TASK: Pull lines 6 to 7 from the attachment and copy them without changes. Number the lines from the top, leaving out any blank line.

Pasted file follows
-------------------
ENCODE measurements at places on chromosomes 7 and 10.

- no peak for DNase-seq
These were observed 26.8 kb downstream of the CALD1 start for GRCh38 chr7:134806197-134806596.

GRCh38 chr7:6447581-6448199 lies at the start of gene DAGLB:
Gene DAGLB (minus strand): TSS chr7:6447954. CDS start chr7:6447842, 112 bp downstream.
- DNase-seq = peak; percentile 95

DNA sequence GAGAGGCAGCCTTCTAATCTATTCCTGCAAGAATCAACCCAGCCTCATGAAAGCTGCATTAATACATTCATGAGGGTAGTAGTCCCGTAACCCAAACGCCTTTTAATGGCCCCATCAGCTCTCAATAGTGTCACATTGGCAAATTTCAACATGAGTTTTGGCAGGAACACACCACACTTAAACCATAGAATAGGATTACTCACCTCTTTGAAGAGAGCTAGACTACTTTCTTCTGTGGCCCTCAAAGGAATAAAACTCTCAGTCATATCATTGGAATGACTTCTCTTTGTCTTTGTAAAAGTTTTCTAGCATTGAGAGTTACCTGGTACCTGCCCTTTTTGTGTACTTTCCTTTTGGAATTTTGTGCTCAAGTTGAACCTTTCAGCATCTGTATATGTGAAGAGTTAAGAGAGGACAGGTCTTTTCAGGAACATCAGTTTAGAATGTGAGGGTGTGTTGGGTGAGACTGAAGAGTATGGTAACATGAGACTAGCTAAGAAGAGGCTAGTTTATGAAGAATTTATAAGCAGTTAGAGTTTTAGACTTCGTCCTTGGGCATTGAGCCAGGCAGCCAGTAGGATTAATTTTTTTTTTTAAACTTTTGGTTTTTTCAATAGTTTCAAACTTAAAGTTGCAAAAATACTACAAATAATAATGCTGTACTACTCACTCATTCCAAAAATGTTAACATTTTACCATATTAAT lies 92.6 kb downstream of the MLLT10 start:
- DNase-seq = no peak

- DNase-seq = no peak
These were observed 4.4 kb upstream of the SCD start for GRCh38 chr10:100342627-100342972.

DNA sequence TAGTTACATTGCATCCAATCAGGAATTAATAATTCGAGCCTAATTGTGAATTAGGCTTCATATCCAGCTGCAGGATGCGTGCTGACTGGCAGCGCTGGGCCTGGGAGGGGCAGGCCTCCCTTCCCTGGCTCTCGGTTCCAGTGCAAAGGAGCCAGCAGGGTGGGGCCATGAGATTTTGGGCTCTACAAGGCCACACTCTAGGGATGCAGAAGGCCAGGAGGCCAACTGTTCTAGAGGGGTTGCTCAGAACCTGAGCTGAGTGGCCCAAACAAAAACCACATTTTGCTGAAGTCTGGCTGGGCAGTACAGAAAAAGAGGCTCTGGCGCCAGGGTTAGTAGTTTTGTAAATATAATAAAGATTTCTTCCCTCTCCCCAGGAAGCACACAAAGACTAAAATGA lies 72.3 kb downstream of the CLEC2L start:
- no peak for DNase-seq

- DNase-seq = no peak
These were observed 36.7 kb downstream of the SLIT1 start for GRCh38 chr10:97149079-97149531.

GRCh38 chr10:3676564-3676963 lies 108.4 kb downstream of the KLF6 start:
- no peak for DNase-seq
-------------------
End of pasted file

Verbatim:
- DNase-seq = peak; percentile 95

DNA sequence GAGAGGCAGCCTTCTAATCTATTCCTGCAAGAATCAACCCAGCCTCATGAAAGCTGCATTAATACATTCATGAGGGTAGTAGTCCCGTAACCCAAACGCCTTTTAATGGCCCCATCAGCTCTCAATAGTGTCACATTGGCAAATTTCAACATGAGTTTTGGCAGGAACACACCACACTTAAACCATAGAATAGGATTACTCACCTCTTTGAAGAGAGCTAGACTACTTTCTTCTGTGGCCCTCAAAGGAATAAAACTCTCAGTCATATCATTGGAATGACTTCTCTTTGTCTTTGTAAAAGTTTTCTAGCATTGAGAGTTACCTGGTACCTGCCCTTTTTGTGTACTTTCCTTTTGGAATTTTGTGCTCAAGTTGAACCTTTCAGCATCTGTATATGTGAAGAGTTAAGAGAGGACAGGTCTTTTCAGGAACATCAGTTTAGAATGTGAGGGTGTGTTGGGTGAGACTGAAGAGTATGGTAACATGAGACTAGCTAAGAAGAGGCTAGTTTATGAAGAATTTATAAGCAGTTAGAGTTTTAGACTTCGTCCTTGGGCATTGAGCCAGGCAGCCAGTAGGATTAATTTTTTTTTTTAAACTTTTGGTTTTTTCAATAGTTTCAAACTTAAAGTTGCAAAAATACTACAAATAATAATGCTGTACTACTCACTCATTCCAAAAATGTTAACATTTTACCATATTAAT lies 92.6 kb downstream of the MLLT10 start: